11:29 am May. 7, 2012
The words-to-picture exchange rate is famously unfavorable—so the PEN World Voices Festival set itself a daunting challenge in placing Diane Arbus’s photography opposite her “precise use of language” for a slideshow screening and panel discussion Saturday night.
The slideshow, at least, was an impressive piece of archival handiwork. In 1970, Cornell Capa (who later founded the International Center for Photography) asked Arbus to give a lecture for a group of fellow photographers. The result was a casual, revealing presentation of her work and ideas. After Arbus’s suicide in 1971, an audio recording of the talk was acquired by her estate—and in 2005, to coincide with the traveling retrospective Diane Arbus Revelations, the estate reconstructed the slideshow, matching her words with the images they describe. The result is a master class from beyond the grave, which has been shown publicly only a handful of times.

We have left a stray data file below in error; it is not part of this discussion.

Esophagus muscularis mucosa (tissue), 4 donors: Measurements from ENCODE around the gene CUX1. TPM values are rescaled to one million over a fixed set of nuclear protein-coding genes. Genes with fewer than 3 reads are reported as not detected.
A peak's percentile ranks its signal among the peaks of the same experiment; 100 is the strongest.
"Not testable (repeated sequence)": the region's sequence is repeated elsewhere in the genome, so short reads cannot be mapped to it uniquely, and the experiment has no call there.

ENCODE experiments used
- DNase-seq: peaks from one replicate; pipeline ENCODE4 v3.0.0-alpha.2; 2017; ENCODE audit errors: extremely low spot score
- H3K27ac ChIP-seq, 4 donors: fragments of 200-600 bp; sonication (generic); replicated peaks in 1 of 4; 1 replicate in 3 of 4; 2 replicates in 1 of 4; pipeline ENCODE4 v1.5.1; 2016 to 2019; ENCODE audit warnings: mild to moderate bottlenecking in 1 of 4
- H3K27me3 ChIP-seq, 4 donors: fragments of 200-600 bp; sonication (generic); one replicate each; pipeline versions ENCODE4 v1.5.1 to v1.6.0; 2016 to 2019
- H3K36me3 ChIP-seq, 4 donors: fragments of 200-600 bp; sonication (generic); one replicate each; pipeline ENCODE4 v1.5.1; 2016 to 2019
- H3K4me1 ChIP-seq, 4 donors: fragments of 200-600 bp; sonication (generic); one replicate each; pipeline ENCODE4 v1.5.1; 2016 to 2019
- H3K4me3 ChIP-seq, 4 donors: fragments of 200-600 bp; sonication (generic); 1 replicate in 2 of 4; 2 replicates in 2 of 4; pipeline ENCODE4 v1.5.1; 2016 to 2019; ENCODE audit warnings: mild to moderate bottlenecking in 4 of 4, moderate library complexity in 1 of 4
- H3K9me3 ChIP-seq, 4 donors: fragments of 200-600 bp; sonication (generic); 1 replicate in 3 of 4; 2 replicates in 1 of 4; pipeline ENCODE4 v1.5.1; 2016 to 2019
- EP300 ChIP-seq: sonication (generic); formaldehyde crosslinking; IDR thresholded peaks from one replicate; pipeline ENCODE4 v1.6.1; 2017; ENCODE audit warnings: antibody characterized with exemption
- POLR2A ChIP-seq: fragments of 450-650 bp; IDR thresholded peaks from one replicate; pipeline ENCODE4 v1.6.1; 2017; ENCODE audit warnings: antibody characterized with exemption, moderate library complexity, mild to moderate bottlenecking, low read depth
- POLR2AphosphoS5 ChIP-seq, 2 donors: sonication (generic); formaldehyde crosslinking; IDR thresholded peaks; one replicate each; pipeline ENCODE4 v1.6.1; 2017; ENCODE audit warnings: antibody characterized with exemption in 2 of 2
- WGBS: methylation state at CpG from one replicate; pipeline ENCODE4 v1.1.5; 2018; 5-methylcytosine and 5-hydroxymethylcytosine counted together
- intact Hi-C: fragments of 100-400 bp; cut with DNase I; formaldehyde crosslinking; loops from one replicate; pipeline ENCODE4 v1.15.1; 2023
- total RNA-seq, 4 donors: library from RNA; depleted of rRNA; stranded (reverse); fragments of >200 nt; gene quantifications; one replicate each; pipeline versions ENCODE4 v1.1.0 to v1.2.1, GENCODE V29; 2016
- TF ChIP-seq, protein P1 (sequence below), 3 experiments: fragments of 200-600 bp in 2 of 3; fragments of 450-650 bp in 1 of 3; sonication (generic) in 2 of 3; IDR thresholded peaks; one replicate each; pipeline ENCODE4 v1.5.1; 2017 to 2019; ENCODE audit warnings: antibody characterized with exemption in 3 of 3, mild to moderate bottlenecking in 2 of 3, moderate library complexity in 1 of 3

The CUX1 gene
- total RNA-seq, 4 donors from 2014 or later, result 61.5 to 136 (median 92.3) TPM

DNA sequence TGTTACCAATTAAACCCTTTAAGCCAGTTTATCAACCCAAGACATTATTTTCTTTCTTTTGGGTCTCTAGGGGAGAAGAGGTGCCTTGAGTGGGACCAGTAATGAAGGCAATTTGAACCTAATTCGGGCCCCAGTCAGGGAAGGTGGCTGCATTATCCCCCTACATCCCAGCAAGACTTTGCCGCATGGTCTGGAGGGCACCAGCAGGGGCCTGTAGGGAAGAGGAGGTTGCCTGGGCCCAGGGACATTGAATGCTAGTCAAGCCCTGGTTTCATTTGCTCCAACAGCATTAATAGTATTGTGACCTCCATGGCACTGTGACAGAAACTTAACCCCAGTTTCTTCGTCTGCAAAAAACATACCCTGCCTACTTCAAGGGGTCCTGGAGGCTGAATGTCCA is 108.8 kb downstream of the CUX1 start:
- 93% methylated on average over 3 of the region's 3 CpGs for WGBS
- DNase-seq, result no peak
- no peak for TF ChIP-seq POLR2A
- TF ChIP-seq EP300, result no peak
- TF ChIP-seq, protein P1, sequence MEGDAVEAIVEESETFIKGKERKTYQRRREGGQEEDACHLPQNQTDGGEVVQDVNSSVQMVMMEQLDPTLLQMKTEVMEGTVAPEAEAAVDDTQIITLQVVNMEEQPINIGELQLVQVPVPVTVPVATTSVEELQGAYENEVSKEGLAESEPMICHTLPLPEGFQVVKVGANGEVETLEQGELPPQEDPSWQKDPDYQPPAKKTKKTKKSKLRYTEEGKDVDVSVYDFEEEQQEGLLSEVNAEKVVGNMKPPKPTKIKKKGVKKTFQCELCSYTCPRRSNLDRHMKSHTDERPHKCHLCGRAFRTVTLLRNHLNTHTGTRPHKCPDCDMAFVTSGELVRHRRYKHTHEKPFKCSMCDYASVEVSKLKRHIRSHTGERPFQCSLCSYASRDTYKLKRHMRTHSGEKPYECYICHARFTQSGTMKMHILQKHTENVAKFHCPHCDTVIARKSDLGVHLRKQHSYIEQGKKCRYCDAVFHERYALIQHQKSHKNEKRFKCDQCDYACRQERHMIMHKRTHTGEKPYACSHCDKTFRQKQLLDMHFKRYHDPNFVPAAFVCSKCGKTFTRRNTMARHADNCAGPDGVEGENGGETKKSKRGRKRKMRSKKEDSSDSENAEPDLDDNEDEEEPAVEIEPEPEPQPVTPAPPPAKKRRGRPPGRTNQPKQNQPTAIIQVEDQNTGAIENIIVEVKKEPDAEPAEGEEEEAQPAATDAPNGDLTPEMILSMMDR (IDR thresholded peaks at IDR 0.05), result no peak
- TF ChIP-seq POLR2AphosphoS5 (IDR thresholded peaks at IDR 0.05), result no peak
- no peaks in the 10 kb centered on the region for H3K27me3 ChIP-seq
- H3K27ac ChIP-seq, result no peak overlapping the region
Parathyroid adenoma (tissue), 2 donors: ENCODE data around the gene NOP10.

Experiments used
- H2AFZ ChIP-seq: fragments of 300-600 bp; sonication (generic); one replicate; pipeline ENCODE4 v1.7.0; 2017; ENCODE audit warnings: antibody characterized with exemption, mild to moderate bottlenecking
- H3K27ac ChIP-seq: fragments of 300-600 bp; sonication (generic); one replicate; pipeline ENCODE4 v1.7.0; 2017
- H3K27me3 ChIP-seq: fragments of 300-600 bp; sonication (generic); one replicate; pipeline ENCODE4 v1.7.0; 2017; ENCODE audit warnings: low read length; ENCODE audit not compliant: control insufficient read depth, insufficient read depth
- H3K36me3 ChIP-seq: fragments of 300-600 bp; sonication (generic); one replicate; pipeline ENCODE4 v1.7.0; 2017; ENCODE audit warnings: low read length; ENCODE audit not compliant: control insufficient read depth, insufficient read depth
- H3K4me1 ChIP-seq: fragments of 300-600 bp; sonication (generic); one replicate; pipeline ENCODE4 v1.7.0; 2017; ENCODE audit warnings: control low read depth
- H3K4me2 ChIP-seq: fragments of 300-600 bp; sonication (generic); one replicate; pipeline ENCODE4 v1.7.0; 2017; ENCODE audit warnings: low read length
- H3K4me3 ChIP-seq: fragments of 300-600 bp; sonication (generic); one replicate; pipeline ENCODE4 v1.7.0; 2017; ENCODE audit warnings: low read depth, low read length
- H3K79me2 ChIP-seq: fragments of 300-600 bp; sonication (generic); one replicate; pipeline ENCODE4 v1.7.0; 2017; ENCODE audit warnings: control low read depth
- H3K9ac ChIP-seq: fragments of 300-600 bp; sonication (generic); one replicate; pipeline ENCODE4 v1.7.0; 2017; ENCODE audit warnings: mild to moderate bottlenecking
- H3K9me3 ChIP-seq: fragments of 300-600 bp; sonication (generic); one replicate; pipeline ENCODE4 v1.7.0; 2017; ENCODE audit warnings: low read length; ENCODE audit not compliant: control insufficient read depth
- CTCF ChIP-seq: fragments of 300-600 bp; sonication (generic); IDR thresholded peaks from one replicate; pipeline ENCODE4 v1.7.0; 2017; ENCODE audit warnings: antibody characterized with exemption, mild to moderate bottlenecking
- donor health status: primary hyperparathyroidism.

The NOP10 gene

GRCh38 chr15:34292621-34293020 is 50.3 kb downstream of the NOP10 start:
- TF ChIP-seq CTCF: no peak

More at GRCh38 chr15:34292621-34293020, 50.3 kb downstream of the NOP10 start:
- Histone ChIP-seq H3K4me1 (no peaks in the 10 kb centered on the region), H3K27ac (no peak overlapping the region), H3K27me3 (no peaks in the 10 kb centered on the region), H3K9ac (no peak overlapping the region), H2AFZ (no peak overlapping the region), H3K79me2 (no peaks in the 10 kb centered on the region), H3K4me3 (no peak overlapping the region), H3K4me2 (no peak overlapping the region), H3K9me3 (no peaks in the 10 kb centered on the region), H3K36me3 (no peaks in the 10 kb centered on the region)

Saturday’s screening at MoMA was presented in conjunction with the PEN Festival, and so required a literary connection. Following the 40-minute slideshow, Doon Arbus (the artist’s eldest daughter), novelist Francine Prose (who once wrote about Arbus for Harper’s Magazine), and novelist Michael Cunningham (whom Prose recommended for the event) read excerpts from the artist’s papers, then spoke about her relationship to language.
Neil Selkirk—the only authorized printer for the Arbus estate, and one of the three people who assembled the slideshow—apologized in his introduction for the quality of the audio.
“Can you hear me?” begins Arbus, speaking over a blank black screen.